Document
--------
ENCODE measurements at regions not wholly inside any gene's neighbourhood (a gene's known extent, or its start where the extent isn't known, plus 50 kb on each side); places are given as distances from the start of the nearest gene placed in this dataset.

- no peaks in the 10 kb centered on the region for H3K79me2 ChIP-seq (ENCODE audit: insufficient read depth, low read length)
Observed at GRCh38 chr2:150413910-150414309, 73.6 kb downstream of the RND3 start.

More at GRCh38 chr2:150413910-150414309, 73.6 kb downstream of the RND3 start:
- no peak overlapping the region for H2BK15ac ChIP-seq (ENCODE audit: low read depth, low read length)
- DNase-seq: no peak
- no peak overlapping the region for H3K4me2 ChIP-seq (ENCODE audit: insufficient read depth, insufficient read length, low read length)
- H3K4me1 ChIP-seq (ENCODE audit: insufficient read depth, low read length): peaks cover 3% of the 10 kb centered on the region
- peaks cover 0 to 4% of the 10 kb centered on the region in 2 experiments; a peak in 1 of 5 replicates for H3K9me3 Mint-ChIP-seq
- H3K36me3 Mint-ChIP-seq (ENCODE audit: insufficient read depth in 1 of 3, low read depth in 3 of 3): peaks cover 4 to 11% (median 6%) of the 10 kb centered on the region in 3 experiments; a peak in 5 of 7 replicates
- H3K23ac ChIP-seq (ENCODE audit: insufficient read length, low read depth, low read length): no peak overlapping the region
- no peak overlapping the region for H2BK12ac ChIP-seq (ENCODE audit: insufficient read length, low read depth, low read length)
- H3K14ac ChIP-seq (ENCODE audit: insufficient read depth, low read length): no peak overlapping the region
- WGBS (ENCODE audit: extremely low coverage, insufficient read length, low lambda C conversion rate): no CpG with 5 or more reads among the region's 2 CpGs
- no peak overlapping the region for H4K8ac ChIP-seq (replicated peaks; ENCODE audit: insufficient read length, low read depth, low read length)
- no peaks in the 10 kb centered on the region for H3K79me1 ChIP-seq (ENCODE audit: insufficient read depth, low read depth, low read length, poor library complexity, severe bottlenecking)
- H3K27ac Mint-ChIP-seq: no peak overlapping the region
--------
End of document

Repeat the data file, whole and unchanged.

ENCODE measurements at regions not wholly inside any gene's neighbourhood (a gene's known extent, or its start where the extent isn't known, plus 50 kb on each side); places are given as distances from the start of the nearest gene placed in this dataset.

- no peaks in the 10 kb centered on the region for H3K79me2 ChIP-seq (ENCODE audit: insufficient read depth, low read length)
Observed at GRCh38 chr2:150413910-150414309, 73.6 kb downstream of the RND3 start.

More at GRCh38 chr2:150413910-150414309, 73.6 kb downstream of the RND3 start:
- no peak overlapping the region for H2BK15ac ChIP-seq (ENCODE audit: low read depth, low read length)
- DNase-seq: no peak
- no peak overlapping the region for H3K4me2 ChIP-seq (ENCODE audit: insufficient read depth, insufficient read length, low read length)
- H3K4me1 ChIP-seq (ENCODE audit: insufficient read depth, low read length): peaks cover 3% of the 10 kb centered on the region
- peaks cover 0 to 4% of the 10 kb centered on the region in 2 experiments; a peak in 1 of 5 replicates for H3K9me3 Mint-ChIP-seq
- H3K36me3 Mint-ChIP-seq (ENCODE audit: insufficient read depth in 1 of 3, low read depth in 3 of 3): peaks cover 4 to 11% (median 6%) of the 10 kb centered on the region in 3 experiments; a peak in 5 of 7 replicates
- H3K23ac ChIP-seq (ENCODE audit: insufficient read length, low read depth, low read length): no peak overlapping the region
- no peak overlapping the region for H2BK12ac ChIP-seq (ENCODE audit: insufficient read length, low read depth, low read length)
- H3K14ac ChIP-seq (ENCODE audit: insufficient read depth, low read length): no peak overlapping the region
- WGBS (ENCODE audit: extremely low coverage, insufficient read length, low lambda C conversion rate): no CpG with 5 or more reads among the region's 2 CpGs
- no peak overlapping the region for H4K8ac ChIP-seq (replicated peaks; ENCODE audit: insufficient read length, low read depth, low read length)
- no peaks in the 10 kb centered on the region for H3K79me1 ChIP-seq (ENCODE audit: insufficient read depth, low read depth, low read length, poor library complexity, severe bottlenecking)
- H3K27ac Mint-ChIP-seq: no peak overlapping the region